By Bill Finley
Coming off one of the most talked about performances of the year, Gamine (Into Mischief) is headed back to the barn of Bob Baffert, who will wait a few weeks before deciding what’s next for the 3-year-old filly.
Nothing could have overshadowed the win in the GI Belmont S. by Tiz the Law (Constitution), but Gamine came close in the GI Acorn S. With John Velazquez aboard, she won by 18 3/4 lengths and her time for the mile, 1:32.55, shattered the stakes record (video). Her effort earned a 110 Beyer figure, 10 points higher than the 100 assigned to Tiz the Law in the Belmont.
“I knew she could win, but I didn’t know she would put in that kind of performance. That was just insane,” Baffert said.
Baffert said the main goal for Gamine is the Sept. 4 GI Kentucky Oaks, but he’s not sure what route he will take to get her there. Gamine will likely have one start between now and the Oaks and possibilities include the GI Ashland S. at Keeneland July 11 and the GI Coaching Club American Oaks July 18 at Saratoga.
If Gamine is to face males the most likely spot for that would be in the Oct. 3 GI Preakness S. Owner Michael Lund lives in the Baltimore area.
“I didn’t nominate her to the Triple Crown because I didn’t want to be tempted,” Baffert said. “But things change and we’re not ruling anything out. Maybe the Preakness. If we take a shot that would be the most likely race. First I have to get her home and go from there.”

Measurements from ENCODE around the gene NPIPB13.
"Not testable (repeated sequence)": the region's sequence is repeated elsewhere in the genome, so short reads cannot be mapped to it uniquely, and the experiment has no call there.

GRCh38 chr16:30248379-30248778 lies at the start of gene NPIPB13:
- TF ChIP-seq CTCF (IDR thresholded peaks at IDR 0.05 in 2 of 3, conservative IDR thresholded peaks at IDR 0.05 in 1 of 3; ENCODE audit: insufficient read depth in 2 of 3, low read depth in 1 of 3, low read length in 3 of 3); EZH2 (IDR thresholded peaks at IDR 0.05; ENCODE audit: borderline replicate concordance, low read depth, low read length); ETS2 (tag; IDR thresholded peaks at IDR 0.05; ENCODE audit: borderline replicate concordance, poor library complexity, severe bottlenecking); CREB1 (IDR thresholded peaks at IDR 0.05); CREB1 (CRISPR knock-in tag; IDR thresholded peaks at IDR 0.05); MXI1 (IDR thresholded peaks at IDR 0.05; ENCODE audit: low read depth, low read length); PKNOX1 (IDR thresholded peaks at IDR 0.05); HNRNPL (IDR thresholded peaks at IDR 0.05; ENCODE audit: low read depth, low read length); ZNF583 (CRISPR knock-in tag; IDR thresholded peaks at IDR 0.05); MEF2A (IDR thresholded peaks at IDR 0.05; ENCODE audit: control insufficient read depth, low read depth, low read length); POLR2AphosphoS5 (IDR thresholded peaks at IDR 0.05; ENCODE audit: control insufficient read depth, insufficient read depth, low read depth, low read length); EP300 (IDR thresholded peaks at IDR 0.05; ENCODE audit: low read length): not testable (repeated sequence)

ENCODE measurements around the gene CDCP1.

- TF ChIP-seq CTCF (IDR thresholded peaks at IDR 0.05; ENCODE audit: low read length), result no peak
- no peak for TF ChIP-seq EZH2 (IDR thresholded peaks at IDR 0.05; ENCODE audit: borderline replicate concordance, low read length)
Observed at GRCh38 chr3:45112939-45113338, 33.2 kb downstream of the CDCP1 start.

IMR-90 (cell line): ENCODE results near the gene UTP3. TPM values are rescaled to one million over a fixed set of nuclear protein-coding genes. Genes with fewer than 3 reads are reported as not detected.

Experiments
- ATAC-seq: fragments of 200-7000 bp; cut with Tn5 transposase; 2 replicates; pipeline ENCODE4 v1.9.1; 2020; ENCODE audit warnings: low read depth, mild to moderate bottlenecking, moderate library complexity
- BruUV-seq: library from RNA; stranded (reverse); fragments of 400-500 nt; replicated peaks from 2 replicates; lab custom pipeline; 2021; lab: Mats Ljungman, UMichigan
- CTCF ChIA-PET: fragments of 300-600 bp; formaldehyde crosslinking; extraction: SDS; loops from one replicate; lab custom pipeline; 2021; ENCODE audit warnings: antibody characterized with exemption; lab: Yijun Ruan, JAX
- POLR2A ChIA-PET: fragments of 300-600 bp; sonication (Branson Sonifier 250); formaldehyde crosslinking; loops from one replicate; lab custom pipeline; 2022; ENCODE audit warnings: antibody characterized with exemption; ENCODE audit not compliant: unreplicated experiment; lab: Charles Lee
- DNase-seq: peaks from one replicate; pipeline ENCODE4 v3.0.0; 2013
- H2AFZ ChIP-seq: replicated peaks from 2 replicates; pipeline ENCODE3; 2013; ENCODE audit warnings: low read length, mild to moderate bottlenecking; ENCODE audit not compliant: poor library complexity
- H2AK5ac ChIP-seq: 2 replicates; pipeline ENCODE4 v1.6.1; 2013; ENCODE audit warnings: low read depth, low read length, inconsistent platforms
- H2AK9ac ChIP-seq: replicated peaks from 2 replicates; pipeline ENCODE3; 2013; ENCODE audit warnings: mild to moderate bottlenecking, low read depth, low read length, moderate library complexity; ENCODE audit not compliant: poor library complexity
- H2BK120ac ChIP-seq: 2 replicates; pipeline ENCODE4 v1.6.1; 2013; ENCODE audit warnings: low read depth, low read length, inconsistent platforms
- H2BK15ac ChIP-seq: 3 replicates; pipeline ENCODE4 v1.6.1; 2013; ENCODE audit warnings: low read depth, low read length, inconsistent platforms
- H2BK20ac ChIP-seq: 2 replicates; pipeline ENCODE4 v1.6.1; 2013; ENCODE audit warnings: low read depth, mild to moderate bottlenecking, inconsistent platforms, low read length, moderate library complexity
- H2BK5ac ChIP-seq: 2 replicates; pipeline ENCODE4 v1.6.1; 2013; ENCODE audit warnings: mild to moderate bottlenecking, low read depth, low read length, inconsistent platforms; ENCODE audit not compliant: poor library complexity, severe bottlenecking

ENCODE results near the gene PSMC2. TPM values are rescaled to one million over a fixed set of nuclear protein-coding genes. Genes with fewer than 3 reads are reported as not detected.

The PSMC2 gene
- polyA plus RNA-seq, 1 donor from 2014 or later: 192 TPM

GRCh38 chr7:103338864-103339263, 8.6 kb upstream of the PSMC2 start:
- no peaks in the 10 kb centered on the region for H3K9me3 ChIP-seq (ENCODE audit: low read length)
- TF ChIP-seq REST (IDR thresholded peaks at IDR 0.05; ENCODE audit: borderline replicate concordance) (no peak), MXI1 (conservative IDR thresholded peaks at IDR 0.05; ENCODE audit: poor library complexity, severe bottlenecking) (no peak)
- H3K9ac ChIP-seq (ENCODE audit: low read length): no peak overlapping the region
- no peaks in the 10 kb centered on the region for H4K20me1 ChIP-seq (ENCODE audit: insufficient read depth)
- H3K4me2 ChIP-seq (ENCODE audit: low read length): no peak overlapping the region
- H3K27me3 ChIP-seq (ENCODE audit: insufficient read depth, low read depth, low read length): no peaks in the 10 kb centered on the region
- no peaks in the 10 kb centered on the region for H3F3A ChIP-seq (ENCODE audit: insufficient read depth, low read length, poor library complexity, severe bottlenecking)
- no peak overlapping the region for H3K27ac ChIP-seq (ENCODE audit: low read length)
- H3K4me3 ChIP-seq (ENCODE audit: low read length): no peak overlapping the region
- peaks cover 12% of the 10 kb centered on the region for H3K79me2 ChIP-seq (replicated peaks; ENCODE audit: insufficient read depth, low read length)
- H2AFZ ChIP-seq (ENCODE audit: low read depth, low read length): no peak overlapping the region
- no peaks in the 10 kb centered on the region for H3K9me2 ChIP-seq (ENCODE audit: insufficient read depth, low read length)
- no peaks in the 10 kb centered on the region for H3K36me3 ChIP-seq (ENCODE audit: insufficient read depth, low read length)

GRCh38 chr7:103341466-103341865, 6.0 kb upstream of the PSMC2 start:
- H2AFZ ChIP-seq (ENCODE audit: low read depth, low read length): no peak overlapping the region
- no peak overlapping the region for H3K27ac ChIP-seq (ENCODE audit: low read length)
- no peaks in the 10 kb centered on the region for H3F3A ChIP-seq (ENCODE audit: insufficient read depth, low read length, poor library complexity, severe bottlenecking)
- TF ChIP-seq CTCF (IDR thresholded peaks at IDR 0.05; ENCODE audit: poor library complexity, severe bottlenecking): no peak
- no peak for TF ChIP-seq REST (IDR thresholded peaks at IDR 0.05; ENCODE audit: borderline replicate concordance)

Gamine made headlines before her first race. She was the $1.8-million sale topper at Fasig-Tipton Midlantic 2-year-old sale last year. It didn’t take her long to impress Baffert.
“She always did things just like the super 3-year-old colts I had,” Baffert said. “She showed me brilliance from day one. Just like Charlatan, Uncle Chuck, Nadal, Authentic, horses who show you early on that they are something special.”
Gamine debuted Mar. 7, breaking her maiden at Santa Anita. Baffert then sent her to Oaklawn, where she had to fight to beat Speech (Mr. Speaker) by a neck.
“She was doing so well for the Acorn,” Baffert said. “I thought this was going to be her breakout race and it was. That was a pretty decent field she beat. With the timing, the Acorn was a perfect spot for her. I had been working her easy, sitting behind horses. She had been relaxing really well. Then she drew the one. I told Johnny that she is fast and just let her run. You can’t take too much of a hold on her because then she’ll try to get out and she is a little headstrong. We’ll get her back here, freshen her up, give her a couple of weeks without breezing her. When they run like that, that fast, I like to give them a couple of weeks off.”